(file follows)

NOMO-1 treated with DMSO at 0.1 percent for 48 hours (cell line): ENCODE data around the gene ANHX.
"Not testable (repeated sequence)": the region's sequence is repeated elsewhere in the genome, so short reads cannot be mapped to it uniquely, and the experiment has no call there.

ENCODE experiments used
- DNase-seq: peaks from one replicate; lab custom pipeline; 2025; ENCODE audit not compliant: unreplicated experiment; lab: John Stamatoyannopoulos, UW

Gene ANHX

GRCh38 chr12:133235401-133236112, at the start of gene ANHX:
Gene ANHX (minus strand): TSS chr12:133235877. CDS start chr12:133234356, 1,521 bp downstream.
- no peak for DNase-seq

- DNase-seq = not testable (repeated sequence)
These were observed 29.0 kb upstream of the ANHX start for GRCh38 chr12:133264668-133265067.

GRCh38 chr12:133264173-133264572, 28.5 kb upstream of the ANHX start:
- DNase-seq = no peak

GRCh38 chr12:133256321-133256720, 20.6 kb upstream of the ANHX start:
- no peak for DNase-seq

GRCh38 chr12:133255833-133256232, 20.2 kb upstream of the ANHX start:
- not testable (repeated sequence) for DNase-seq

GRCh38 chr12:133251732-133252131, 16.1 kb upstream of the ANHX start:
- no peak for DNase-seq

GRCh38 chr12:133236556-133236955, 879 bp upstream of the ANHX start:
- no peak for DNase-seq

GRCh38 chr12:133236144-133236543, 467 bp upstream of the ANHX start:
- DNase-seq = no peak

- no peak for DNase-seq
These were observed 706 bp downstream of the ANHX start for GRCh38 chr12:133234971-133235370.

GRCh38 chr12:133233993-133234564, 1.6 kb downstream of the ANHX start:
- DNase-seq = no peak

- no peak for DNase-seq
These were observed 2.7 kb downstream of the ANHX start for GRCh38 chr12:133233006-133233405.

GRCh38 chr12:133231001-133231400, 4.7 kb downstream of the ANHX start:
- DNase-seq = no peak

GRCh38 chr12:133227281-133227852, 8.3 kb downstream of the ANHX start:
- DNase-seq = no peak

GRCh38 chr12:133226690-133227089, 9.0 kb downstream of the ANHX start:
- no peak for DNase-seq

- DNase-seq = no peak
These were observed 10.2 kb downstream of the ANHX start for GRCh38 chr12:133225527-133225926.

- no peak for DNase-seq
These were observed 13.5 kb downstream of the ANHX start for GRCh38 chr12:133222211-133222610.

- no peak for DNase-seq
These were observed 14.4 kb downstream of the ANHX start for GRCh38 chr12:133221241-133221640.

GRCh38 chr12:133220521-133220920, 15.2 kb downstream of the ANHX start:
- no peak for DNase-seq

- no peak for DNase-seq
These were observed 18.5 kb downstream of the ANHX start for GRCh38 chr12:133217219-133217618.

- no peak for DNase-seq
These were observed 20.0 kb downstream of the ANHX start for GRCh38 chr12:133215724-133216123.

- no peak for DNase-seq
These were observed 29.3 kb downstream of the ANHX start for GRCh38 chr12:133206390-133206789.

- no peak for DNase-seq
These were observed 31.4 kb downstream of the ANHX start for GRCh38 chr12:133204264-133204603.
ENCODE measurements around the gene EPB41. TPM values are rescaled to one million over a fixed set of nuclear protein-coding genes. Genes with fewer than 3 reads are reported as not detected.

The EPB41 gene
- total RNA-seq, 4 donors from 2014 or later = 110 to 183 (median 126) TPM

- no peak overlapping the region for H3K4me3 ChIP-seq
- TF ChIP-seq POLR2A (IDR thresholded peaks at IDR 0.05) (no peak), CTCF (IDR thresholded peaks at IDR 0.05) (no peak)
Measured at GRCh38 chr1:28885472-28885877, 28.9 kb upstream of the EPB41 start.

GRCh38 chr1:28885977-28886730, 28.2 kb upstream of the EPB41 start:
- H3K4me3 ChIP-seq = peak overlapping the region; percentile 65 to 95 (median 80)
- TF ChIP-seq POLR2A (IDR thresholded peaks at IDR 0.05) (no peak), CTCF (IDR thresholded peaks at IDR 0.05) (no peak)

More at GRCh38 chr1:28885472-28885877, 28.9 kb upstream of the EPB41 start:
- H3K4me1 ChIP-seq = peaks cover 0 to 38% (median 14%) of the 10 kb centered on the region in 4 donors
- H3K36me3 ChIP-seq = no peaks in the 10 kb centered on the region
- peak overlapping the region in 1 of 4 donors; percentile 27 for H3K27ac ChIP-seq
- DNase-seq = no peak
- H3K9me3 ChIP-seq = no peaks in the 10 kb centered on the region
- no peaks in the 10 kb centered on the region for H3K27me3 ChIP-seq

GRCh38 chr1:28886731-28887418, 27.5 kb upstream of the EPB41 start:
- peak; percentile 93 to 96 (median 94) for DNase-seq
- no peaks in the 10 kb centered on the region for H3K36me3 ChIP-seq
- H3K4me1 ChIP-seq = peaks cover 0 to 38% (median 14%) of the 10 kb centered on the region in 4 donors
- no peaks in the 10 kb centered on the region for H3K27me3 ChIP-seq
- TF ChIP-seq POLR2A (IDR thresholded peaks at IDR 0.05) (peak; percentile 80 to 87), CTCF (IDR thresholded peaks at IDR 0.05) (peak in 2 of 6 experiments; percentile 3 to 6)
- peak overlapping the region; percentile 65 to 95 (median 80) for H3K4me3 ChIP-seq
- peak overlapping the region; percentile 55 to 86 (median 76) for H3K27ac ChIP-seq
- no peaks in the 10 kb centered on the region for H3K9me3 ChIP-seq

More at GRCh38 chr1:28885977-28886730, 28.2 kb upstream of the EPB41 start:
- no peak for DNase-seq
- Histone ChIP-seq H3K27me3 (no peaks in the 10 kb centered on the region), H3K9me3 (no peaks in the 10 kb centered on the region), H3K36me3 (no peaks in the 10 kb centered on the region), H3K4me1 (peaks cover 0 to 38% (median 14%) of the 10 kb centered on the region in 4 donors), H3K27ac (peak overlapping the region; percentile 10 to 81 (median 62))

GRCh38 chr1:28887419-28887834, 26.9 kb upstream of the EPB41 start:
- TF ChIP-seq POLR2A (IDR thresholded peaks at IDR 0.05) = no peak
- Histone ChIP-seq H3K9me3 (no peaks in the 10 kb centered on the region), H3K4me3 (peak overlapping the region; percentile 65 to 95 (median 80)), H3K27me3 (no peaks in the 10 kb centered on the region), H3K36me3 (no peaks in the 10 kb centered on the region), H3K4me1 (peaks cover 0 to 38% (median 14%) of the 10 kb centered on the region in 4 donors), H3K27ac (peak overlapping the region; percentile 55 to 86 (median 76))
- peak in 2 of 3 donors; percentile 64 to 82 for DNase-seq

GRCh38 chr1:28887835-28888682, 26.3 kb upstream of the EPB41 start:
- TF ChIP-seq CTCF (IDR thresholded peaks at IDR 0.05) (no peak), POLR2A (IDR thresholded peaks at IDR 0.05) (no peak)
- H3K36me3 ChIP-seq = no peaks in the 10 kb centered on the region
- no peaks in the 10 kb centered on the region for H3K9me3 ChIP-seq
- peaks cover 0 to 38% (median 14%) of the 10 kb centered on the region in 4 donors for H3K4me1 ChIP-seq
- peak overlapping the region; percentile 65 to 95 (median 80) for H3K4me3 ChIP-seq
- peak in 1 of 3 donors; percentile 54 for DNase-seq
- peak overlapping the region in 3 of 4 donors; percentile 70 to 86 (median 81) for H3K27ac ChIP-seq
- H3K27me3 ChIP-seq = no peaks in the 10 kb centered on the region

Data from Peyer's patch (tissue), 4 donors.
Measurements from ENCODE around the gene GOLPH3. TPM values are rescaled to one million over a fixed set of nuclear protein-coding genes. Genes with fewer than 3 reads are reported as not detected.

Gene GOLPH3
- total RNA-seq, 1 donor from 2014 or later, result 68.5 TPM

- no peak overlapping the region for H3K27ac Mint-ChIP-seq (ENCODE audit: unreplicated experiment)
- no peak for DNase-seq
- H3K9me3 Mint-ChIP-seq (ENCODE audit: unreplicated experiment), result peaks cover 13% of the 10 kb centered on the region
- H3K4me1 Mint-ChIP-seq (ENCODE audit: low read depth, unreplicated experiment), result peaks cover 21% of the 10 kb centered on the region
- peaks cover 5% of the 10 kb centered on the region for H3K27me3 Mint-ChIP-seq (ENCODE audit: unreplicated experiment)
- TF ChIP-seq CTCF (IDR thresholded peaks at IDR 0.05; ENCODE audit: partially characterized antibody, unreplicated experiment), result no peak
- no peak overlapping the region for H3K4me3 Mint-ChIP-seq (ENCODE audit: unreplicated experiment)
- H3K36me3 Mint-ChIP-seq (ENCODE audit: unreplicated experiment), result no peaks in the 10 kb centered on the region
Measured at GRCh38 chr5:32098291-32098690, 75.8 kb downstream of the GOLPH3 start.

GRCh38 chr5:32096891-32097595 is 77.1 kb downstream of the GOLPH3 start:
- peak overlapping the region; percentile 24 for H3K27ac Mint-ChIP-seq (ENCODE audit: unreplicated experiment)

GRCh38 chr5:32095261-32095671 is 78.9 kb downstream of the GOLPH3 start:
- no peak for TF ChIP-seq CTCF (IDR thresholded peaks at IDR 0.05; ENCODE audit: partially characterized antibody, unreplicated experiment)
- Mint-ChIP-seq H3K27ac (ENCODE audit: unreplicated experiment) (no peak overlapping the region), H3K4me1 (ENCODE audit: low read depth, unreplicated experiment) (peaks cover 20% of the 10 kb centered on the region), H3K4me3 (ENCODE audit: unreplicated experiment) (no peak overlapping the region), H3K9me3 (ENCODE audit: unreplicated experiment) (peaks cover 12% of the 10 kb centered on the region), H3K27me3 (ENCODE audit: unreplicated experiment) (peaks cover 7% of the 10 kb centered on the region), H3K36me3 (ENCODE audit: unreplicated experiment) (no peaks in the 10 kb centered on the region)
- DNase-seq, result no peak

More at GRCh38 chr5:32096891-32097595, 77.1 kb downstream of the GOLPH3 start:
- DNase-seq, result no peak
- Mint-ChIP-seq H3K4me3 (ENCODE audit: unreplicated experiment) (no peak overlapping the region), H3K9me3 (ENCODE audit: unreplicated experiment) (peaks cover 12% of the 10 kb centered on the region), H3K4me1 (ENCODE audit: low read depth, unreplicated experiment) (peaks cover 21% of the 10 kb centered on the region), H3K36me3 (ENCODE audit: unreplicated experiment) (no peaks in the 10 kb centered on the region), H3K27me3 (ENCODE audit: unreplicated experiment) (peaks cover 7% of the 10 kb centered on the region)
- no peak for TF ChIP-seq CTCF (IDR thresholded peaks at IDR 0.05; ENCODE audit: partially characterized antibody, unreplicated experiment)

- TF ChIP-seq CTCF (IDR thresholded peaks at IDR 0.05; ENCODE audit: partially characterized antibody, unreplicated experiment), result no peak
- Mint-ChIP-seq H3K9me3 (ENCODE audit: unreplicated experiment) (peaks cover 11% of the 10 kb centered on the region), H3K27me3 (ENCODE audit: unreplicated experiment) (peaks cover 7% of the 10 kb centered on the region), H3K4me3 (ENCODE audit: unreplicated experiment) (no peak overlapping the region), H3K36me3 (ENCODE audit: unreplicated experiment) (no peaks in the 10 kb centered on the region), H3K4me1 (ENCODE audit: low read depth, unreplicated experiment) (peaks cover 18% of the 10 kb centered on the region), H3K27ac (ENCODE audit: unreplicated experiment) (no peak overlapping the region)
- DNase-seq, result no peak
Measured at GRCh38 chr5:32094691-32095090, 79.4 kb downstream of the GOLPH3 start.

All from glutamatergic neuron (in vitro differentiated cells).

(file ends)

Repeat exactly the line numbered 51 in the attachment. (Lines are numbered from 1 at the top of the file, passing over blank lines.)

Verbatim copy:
ENCODE measurements around the gene EPB41. TPM values are rescaled to one million over a fixed set of nuclear protein-coding genes. Genes with fewer than 3 reads are reported as not detected.